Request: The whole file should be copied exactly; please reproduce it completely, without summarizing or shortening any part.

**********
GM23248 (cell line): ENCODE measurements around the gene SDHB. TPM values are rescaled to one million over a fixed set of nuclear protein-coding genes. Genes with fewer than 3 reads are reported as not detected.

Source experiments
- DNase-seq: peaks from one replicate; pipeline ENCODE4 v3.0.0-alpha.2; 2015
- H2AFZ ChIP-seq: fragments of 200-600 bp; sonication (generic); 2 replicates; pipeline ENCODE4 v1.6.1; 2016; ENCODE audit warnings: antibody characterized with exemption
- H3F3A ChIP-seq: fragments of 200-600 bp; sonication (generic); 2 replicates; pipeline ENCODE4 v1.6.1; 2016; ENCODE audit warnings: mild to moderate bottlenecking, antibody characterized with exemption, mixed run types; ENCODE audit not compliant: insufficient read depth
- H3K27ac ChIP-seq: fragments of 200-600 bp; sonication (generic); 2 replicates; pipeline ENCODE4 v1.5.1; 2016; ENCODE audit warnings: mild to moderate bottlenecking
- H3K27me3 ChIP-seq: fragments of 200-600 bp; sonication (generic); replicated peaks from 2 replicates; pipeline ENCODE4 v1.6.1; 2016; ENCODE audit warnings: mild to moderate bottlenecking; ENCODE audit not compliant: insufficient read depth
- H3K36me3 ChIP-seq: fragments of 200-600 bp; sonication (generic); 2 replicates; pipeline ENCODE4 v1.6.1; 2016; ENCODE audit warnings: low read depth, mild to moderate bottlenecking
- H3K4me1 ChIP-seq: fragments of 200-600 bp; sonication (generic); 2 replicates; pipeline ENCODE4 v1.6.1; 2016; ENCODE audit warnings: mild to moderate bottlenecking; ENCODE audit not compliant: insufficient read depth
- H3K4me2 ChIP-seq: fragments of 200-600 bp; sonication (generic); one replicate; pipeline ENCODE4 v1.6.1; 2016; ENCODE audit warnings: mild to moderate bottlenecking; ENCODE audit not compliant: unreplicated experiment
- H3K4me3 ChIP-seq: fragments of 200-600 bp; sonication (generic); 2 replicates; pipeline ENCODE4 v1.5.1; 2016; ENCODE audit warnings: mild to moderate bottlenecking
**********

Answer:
GM23248 (cell line): ENCODE measurements around the gene SDHB. TPM values are rescaled to one million over a fixed set of nuclear protein-coding genes. Genes with fewer than 3 reads are reported as not detected.

Source experiments
- DNase-seq: peaks from one replicate; pipeline ENCODE4 v3.0.0-alpha.2; 2015
- H2AFZ ChIP-seq: fragments of 200-600 bp; sonication (generic); 2 replicates; pipeline ENCODE4 v1.6.1; 2016; ENCODE audit warnings: antibody characterized with exemption
- H3F3A ChIP-seq: fragments of 200-600 bp; sonication (generic); 2 replicates; pipeline ENCODE4 v1.6.1; 2016; ENCODE audit warnings: mild to moderate bottlenecking, antibody characterized with exemption, mixed run types; ENCODE audit not compliant: insufficient read depth
- H3K27ac ChIP-seq: fragments of 200-600 bp; sonication (generic); 2 replicates; pipeline ENCODE4 v1.5.1; 2016; ENCODE audit warnings: mild to moderate bottlenecking
- H3K27me3 ChIP-seq: fragments of 200-600 bp; sonication (generic); replicated peaks from 2 replicates; pipeline ENCODE4 v1.6.1; 2016; ENCODE audit warnings: mild to moderate bottlenecking; ENCODE audit not compliant: insufficient read depth
- H3K36me3 ChIP-seq: fragments of 200-600 bp; sonication (generic); 2 replicates; pipeline ENCODE4 v1.6.1; 2016; ENCODE audit warnings: low read depth, mild to moderate bottlenecking
- H3K4me1 ChIP-seq: fragments of 200-600 bp; sonication (generic); 2 replicates; pipeline ENCODE4 v1.6.1; 2016; ENCODE audit warnings: mild to moderate bottlenecking; ENCODE audit not compliant: insufficient read depth
- H3K4me2 ChIP-seq: fragments of 200-600 bp; sonication (generic); one replicate; pipeline ENCODE4 v1.6.1; 2016; ENCODE audit warnings: mild to moderate bottlenecking; ENCODE audit not compliant: unreplicated experiment
- H3K4me3 ChIP-seq: fragments of 200-600 bp; sonication (generic); 2 replicates; pipeline ENCODE4 v1.5.1; 2016; ENCODE audit warnings: mild to moderate bottlenecking